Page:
The American Farm Bureau Federation (AFBF) released a new report Tuesday (Aug. 4) showing farm bankruptcies continue to increase.
AFBF found bankruptcies rose 8% over the last 12 months (from June 2019 to June 2020), with 580 filings. The Midwest, Northwest, and Southeast recorded the most bankruptcies, representing 80% of all filings across the US. Wisconsin was the epicenter for filings, followed by Nebraska, Georgia, and Minnesota.
Filings slowed in 1H20 partly because of financial assistance provided by the Coronavirus Aid, Relief & Economic Security (CARES) Act, including direct payments to farmers via the Coronavirus Food Assistance Program (CFAP), along with Paycheck Protection Program (PPP) loans.
Farmers are on government life-support.
AFBF's President Zippy Duvall said the new rounds of farm aid helped cushion farmers from the economic impact of the virus-induced recession.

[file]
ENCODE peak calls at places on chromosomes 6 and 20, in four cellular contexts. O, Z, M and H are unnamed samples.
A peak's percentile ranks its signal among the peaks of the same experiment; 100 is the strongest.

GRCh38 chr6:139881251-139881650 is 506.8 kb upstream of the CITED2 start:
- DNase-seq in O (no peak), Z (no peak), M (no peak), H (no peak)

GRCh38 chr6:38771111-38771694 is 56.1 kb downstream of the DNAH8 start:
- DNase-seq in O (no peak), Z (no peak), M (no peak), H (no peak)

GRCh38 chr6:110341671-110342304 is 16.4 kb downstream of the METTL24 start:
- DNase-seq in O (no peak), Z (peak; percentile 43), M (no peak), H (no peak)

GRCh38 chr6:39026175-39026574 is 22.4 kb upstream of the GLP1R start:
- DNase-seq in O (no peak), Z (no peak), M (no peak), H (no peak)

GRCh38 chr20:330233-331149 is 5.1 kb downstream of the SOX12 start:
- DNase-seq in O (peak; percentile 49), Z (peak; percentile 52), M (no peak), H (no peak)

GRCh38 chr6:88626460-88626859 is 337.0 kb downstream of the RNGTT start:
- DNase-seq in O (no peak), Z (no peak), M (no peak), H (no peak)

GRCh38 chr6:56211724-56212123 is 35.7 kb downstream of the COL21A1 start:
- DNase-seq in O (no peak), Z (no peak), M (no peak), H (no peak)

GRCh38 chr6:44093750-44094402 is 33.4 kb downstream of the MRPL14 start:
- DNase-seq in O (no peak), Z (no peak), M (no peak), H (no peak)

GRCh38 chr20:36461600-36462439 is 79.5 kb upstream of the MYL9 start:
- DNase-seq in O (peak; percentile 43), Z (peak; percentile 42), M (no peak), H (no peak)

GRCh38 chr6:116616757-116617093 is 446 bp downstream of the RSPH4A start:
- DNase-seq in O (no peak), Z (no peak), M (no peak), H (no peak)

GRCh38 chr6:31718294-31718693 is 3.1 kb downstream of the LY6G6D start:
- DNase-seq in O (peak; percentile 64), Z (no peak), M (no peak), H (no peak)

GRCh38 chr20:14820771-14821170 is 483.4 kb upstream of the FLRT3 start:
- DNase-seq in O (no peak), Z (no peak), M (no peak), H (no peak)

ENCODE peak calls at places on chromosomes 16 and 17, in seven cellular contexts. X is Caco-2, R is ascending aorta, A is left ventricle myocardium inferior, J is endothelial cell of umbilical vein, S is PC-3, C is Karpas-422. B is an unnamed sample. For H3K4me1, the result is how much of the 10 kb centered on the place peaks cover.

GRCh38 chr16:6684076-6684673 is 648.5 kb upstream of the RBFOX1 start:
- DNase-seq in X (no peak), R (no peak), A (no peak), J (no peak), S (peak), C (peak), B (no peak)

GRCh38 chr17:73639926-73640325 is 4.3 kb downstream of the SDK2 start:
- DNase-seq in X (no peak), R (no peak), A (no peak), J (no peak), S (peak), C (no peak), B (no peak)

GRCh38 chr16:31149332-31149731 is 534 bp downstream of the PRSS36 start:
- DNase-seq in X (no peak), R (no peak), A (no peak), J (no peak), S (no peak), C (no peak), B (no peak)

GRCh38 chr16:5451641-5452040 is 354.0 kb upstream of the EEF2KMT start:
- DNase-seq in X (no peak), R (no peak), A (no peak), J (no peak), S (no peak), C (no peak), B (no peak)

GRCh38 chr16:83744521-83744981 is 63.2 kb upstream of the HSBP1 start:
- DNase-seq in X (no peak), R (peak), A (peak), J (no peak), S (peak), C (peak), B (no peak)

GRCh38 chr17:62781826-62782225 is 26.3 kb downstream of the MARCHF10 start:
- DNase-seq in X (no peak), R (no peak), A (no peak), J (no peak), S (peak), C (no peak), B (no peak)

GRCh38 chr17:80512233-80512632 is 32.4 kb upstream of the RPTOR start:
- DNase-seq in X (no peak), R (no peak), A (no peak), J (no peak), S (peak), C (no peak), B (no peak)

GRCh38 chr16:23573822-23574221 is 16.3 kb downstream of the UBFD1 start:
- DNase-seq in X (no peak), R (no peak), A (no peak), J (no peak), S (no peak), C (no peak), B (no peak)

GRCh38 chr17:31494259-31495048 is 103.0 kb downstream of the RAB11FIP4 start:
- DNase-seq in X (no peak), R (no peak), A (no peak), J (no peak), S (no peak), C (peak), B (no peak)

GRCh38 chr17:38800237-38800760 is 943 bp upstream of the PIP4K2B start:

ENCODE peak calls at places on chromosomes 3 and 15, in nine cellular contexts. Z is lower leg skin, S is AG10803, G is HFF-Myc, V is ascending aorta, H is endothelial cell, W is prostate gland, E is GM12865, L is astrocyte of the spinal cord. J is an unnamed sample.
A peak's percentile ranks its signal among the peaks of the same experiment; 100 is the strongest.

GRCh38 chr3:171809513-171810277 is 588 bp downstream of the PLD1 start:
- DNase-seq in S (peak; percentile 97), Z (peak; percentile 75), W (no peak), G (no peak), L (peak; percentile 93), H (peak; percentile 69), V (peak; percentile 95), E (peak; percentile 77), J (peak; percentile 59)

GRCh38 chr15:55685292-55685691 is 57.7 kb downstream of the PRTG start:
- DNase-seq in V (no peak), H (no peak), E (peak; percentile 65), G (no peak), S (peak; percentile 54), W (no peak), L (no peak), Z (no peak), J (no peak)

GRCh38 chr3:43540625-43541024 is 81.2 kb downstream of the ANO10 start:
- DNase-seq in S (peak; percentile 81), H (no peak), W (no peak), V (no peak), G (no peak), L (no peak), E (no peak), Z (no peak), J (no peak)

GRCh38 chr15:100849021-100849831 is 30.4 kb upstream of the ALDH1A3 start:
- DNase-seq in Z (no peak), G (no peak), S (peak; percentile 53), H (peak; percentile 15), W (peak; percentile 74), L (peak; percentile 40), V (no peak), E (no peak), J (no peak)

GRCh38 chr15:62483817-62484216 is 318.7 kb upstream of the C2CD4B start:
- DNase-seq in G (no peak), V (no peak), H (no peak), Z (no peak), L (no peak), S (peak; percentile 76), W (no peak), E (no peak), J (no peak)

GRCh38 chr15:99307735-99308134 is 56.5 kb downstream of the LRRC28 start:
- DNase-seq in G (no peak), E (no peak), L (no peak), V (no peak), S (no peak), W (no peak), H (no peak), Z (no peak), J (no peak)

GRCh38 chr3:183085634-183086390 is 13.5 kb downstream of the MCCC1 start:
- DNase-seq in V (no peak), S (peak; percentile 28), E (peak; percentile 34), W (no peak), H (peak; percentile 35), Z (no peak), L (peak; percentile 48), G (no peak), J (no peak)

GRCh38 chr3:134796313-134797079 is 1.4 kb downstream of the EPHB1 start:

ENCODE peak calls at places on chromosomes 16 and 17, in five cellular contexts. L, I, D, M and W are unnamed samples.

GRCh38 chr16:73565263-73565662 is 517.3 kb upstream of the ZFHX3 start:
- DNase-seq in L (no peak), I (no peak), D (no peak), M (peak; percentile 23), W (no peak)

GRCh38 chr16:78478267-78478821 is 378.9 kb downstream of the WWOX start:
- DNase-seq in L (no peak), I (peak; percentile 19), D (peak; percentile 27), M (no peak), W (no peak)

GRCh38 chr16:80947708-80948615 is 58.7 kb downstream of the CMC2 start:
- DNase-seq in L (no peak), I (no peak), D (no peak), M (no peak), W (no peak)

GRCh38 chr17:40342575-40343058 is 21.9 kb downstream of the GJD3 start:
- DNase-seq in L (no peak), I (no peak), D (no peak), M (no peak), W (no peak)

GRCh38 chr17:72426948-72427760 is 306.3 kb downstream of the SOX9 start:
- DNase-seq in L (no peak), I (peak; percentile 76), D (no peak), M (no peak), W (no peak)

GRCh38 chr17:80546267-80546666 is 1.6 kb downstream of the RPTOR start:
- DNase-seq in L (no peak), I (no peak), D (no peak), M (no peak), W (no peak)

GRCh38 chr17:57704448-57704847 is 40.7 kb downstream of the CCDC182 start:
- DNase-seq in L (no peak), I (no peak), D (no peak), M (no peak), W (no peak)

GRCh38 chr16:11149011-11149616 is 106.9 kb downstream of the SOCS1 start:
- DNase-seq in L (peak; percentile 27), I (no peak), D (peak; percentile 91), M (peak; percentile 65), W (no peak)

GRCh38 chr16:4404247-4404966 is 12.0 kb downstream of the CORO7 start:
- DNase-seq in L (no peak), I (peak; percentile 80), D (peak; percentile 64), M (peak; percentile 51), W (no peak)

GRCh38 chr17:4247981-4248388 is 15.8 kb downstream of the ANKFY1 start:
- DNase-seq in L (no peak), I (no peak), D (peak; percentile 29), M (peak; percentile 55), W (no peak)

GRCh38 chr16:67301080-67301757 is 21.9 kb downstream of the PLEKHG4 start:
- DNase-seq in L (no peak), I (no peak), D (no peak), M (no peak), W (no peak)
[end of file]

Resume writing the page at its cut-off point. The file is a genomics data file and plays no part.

AFBF's Chief Economist John Newton said CARES Act assistance was only a "bandage," warning filings could increase if aid programs are not continued.
AFBF said, "approximately 60% of farm bankruptcies have been completed successfully – the highest successful percentage of all the reorganization chapters."
Even before the virus pandemic, a global farm glut pressured agricultural prices. Farm incomes imploded, and bankruptcies began to increase in 2016. President Trump then unleashed a trade war against China, which in itself forced Chinese buyers to abandon US markets for South American ones.
Even with a phase one trade deal, China continues to abandon US markets. We noted earlier this week that purchases are significantly lagging.
Missouri's Food and Agricultural Policy Research Institute expects the Trump administration to dish out a record $33 billion in aid payments to farmers this year. What this all means is that farmers are on government life-support.